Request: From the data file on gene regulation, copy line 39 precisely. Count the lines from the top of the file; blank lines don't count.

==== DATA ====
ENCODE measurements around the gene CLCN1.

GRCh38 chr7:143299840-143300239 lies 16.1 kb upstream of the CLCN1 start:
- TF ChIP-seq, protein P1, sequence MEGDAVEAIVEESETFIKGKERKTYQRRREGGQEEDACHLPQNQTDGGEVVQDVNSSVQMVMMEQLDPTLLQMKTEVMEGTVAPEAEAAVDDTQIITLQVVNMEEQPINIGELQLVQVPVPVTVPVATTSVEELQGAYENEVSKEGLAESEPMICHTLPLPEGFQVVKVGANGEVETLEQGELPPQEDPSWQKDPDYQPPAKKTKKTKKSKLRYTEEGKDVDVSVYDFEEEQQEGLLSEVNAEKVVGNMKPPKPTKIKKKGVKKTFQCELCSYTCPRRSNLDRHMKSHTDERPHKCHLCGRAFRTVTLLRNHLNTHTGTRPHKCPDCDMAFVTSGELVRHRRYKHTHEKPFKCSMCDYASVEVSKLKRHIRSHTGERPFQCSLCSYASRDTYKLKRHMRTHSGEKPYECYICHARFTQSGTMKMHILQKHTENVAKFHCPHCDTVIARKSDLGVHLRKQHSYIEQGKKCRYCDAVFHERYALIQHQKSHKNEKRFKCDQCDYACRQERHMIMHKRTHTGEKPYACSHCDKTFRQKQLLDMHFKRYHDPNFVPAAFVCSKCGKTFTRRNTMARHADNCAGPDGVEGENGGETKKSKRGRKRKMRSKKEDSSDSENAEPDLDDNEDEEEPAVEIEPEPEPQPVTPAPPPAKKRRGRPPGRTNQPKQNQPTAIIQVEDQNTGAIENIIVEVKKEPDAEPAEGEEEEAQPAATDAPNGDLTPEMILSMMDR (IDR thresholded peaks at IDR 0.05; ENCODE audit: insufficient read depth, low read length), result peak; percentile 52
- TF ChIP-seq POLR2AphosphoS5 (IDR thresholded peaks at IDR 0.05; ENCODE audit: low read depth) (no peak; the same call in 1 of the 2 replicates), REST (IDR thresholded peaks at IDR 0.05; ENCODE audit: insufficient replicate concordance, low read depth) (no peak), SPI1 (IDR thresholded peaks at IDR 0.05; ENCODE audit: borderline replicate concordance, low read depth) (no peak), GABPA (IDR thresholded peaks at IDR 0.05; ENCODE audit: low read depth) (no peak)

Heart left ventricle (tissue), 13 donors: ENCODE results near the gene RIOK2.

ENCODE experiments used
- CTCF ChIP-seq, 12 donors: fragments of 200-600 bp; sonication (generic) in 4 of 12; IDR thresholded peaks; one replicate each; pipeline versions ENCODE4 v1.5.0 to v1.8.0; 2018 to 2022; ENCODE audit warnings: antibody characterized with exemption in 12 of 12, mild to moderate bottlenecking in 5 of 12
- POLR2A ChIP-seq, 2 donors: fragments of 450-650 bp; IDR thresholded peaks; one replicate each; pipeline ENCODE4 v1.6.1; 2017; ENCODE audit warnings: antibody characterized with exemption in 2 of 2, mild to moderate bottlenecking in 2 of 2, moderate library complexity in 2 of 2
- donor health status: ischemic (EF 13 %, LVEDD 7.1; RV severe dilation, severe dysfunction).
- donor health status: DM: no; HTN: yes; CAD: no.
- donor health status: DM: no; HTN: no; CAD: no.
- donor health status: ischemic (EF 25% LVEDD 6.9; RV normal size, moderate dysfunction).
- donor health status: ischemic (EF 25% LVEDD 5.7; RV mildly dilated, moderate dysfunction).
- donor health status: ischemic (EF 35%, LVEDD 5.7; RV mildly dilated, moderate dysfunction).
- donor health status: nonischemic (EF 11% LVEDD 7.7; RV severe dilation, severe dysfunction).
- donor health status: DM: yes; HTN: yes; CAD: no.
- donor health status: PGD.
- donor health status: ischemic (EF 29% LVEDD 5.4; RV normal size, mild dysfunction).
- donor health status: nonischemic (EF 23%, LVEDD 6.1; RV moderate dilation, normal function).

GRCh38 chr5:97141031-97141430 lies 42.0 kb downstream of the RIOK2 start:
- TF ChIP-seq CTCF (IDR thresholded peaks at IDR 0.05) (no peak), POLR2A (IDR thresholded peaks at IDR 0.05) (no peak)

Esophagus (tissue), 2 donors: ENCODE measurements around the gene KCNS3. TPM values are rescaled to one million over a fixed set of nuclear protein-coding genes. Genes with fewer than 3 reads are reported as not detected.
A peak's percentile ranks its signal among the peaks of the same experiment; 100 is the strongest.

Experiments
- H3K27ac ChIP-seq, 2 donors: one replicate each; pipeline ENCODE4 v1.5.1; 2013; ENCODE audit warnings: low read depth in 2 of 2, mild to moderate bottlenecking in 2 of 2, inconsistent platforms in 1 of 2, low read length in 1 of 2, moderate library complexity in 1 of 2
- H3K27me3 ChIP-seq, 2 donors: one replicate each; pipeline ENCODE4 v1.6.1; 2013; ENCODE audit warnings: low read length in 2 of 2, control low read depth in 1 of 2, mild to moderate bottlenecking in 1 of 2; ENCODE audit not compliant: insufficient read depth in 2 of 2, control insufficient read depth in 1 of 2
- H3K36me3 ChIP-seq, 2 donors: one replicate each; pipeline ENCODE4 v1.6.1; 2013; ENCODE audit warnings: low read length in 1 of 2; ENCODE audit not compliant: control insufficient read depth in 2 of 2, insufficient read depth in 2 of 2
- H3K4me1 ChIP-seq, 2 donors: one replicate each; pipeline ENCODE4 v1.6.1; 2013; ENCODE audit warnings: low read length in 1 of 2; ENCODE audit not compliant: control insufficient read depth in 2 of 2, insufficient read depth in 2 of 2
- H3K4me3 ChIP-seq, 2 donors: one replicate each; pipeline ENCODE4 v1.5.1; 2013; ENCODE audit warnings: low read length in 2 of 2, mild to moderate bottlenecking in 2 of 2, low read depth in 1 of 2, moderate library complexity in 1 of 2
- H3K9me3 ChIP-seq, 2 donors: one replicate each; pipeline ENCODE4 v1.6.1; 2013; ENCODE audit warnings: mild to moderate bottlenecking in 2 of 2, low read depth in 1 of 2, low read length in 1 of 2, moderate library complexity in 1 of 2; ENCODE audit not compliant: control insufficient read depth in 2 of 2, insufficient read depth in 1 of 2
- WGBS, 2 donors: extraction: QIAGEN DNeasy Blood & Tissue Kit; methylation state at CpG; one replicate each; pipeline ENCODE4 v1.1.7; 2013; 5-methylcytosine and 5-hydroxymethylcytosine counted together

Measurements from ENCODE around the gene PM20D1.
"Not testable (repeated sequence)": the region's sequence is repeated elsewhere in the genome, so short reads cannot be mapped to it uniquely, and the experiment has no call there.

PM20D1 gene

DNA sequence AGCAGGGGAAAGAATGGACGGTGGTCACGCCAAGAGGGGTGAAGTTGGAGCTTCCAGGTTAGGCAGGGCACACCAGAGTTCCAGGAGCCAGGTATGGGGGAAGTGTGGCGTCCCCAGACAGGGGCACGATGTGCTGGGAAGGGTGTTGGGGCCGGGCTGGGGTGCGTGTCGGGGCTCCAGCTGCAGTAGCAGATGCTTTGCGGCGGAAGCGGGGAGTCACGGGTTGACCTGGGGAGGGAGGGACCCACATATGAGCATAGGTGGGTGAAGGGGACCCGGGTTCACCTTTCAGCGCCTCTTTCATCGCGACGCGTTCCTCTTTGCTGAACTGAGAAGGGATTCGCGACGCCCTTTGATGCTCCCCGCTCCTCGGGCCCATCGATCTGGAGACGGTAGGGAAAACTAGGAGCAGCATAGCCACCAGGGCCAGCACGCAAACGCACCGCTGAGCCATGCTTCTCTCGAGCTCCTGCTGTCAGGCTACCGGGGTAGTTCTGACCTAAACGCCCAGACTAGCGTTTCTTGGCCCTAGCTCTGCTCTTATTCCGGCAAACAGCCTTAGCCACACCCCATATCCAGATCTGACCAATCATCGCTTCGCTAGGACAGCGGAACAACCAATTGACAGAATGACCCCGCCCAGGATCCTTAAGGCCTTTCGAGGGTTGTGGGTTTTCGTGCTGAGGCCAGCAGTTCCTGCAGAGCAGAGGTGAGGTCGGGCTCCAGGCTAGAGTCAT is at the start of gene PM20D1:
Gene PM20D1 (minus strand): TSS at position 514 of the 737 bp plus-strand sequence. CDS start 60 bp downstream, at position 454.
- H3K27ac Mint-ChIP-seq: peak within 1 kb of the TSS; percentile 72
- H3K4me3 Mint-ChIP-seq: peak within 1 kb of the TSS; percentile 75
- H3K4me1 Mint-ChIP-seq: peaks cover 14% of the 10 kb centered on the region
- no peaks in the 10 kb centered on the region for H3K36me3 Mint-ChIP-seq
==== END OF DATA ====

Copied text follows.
- H3K4me1 Mint-ChIP-seq: peaks cover 14% of the 10 kb centered on the region